2. Unwitting Complicity: The Curse of Neoliberal Propaganda
Given that the discourse on epistemic injustice neglects class issues, some may say: “so what? We’re all intersectional now.” There be good reason, some may hold that ‘we’ have evolved beyond a focus on class issues, as it were. There is, however, good reason to be cautious of the exclusion of class issues and classism from debates in normative social epistemology. Against such a reaction, this section argues that the omission of class is shared by neoliberal propaganda, thereby uncovering that in confining class to the margins, the discourse on epistemic injustice unwittingly makes an unwanted and unwelcome ally in neoliberalism.
Spiegel, Thomas J. 2022. “The Epistemic Injustice of Epistemic Injustice.” Social Epistemology Review and Reply Collective 11 (9): 75-90. https://wp.me/p1Bfg0-7dv.
🔹 The PDF of the article gives specific page numbers.
Editor’s Note: Thomas Spiegell’s “The Epistemic Injustice of Epistemic Injustice”, will be presented in two parts. Please find below Part II. Please refer to Part I. The PDF of the entire article is linked above in the Article Citation.
❦ Hähnel, Hilkje. 2021. “Who’s to Blame? Hermeneutical Misfire, Forward-Looking Responsibility, and Collective Accountability.” Social Epistemology 35 (2): 173-184.
❦ El Kassar, Nadja. 2018. “What Ignorance Really Is: Examining the Foundations of Epistemology of Ignorance.” Social Epistemology 32 (5): 300-310.
❦ Dotson, Kristie. 2014. “Conceptualizing Epistemic Oppression.” Social Epistemology 28 (2): 115-138.
To this end, this section first construes the relation between classism and testimonial and hermeneutical injustice respectively before giving a brief overview of some epistemological aspects of neoliberalism relevant to the current context. I shall aim to demonstrate that one of the main goals of neoliberal propaganda is to prevent and stifle class consciousness by diverting attention away from class and denying the crucial role class plays in virtual all aspects of social life. In this manner, neoliberal propaganda actively creates and enforces hermeneutical injustice as it pertains to class. The main point, however, then is that neoliberal propaganda thereby shares this aspect with the discourse on epistemic injustice: both engender hermeneutic injustice with regards to social class—the main difference being that neoliberal ideology does this purposefully while the discourse on epistemic injustice most likely does it unwittingly. This unwitting complicity ought to present strong reason to re-orient the discourse on epistemic injustice onto class, lest we play into the hands of neoliberal ideology.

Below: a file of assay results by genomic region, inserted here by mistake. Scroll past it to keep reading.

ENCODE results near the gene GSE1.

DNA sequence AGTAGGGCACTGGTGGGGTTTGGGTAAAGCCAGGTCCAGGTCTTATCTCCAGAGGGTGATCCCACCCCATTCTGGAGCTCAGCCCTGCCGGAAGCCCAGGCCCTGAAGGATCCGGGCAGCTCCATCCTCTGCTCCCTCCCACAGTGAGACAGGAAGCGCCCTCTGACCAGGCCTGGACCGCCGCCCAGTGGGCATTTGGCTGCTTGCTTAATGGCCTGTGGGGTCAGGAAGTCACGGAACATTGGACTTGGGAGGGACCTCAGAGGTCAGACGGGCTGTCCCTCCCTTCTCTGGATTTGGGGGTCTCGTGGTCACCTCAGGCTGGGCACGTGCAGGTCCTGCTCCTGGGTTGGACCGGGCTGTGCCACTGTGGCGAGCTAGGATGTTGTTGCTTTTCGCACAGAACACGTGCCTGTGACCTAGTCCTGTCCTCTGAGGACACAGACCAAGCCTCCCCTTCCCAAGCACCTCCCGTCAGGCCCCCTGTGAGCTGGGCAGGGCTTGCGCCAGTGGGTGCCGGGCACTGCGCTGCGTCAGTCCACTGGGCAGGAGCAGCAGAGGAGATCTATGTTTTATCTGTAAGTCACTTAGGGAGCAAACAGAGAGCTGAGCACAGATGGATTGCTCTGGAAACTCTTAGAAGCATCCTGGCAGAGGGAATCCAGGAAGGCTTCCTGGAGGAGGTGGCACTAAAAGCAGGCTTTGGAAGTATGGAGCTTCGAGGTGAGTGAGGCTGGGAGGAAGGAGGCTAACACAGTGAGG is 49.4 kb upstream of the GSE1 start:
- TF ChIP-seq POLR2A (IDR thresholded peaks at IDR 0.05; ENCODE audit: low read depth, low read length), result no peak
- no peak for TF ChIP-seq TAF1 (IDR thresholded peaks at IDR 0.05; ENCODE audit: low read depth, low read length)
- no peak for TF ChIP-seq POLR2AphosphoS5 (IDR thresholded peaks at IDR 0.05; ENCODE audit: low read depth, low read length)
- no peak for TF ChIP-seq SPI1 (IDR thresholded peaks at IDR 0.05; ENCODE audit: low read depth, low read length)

Classism, i.e. discrimination based on class, is connected to both testimonial and hermeneutical injustice. On the one hand, it should be fairly straightforward that classism is closely connected to testimonial injustice. This can become clearer by considering what Dotson calls epistemic oppression, i.e. a kind of exclusion that “hinders one’s contribution to knowledge production” (Dotson 2014, 115). In virtue of socio-economic status alone, the working class generally are still disproportionally excluded from academic and scientific discourse in a way that excludes them from certain epistemic practices. This amounts to a specific kind of testimonial injustice: While representatives from lower classes are not only often afforded a credibility deficit in, say, courts (cf. Behuniak 2003), epistemic oppression begets fact that the testimony of lower classes by far and large as a means of knowledge production cannot adequately contribute to academic research. It is simply not heard because it is not given a chance to be heard.
However, the way classism connects to hermeneutical injustice is more pertinent to the current context. Hermeneutical injustice concerns those forms of injustices through which a person is disadvantaged in “making sense of their own social experience” (Fricker 2007, 146), it is “having some significant area of one’s social experience obscured from collective understanding” (Fricker 2007, 154). In order to apply this idea to class, it is first important to note that hermeneutical injustice and the Marxist concept of ideology aim to describe very similar phenomena: distortions of our understanding of the mechanisms of injustice, inequality, and oppression.